Meet the New Faces of FRE
Tandon Welcomes the Newest Members of the Department of Finance and Risk Engineering
When Dr. Peter Carr joined Tandon as full professor and chair of the Department of Finance and Risk Engineering last year, the Wall Street Journal announced: “The Morgan Stanley veteran ... has headed back to school.” Now Carr — whose laurels include being named Quant of the Year by Risk Magazine and Financial Engineer of the Year by the International Association of Quantitative Finance (IAQF), receiving the Cutting Edge Research Award from Wilmott Magazine, and landing on Institutional Investor’s Tech 50 list multiple times — has recruited several other industry leaders to join him.
“There are two themes that quickly become apparent when you look at the list of our department’s newest faculty members,” he explains. “On the one hand, there are people with decades of industry experience; on the other hand, there are those who represent important emerging trends in the financial world, such as machine learning. The common thread that runs among them is that each has a desire to give back to the industry by teaching the next generation of financial professionals.”
The new professors are an integral part of Carr’s broader vision for the department, which includes a strong emphasis on redefining financial engineering, bridging the gap between theory and practice, conducting innovative research, and preparing graduates for increasingly high-tech careers.
It’s a vision that is attracting more and more students from around the world: this year applications were up by a quarter.
Carr readily shares the credit for his department’s impressive growth. “Chandrika and Ranjan Tandon’s 2015 gift to the school made my own hiring possible, and it’s making it possible for me to recruit an exceptionally strong group of new faculty members,” he stresses. “None of this would be happening without them and without the robust support of Dean Katepalli Sreenivasan.” (Carr also credits the dean for the vision to hire FRE’s first dedicated career placement director, Sara Tomeo [see below], who also hails from Morgan Stanley and who has been instrumental in efforts to both galvanize the placement function and substantially revise the curriculum.)
New Career Placement Director:
If you are active in the field of bioinformatics (the use of computational techniques to analyze complex, large-scale biological data like genetic codes), Kevin Atteson’s name might just sound familiar to you, since there is a theorem in the field named in his honor. (But in case you are not, Atteson’s theorem, developed in 1999, holds that neighbor-joining — a method of creating evolutionary trees — has l∞ radius ½.)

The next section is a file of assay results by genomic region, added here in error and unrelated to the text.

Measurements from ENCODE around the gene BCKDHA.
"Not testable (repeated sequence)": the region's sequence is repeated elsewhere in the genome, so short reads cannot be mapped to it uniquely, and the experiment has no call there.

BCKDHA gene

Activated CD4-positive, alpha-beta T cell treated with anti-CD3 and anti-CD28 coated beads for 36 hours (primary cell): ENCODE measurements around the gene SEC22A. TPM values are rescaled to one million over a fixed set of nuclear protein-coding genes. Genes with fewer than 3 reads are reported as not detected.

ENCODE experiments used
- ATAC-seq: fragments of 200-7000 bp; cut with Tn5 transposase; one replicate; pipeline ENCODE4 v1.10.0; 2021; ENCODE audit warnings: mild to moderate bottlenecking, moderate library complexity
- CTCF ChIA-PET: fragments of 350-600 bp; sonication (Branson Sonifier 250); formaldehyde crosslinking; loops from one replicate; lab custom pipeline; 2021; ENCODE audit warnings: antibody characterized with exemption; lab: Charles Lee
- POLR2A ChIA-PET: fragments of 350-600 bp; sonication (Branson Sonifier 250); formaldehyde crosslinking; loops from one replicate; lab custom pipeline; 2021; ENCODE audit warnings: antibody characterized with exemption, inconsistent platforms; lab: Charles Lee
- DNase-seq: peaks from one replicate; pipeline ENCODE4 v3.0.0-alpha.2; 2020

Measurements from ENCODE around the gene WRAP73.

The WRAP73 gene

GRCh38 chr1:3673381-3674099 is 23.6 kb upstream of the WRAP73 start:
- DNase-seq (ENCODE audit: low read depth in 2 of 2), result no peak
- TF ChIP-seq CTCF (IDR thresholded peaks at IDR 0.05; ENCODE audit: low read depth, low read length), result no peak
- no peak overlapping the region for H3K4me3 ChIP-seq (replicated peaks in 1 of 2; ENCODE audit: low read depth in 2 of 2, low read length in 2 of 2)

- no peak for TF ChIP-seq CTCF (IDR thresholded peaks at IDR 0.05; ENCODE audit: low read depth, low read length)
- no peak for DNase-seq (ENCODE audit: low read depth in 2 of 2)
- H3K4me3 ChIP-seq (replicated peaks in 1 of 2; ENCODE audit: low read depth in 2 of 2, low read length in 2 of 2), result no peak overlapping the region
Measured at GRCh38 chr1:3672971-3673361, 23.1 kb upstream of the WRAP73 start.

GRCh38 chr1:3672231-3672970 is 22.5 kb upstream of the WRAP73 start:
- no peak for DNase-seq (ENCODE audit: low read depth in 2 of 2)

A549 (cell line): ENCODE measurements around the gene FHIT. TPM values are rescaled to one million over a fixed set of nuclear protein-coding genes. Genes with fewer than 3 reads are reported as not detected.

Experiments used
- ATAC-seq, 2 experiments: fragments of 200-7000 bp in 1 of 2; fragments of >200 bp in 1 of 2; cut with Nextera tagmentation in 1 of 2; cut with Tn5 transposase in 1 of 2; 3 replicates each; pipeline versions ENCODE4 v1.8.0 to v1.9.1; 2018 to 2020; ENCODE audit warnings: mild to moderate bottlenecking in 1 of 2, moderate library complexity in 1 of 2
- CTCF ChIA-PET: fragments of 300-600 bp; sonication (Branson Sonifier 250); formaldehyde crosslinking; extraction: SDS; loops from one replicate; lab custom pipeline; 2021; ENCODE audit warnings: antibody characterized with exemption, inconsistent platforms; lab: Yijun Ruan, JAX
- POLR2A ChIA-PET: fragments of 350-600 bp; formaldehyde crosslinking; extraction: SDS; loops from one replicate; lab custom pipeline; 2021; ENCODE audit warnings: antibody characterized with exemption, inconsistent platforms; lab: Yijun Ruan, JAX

Now the chief quant at Summer Road, the New York-based asset-management, Atteson has a strong background in computer science (with degrees from Drexel and the University of Pennsylvania), and his students, he believes, must also gain solid skills in that area. “Our finance students are lucky to have access to all of Tandon’s computer science offerings,” he says. “In our industry programming is very important. However, there is sometimes too much emphasis on writing rather than reading, code. When you learn natural language, you learn to read first but when you learn programming, you learn to write first. You must be proficient at both, because as a quant you’ll be called upon to read and modify code someone else has written.”
Atteson has held leadership posts at such big-name companies as Goldman Sachs, UBS, and Morgan Stanley, and his own start-up consultancy, founded not long after he completed a postdoctoral fellowship at Yale, ultimately grew into a 100-person firm; he expects to prepare his students for a similarly varied path. “They’ll learn skills applicable at a big bank or small company and in a wide range of industries,” he explains, noting that because of his many years in the field, he is well-equipped to give guidance on possible internships and career tracks. “We’ll use our class time to study a specific type of model — a Markov Chain, which describes a sequence of possible events in which the past and future are independent, given present circumstances — and explore its applications to finance.” He concludes, “It is a short course, but it will be very useful.”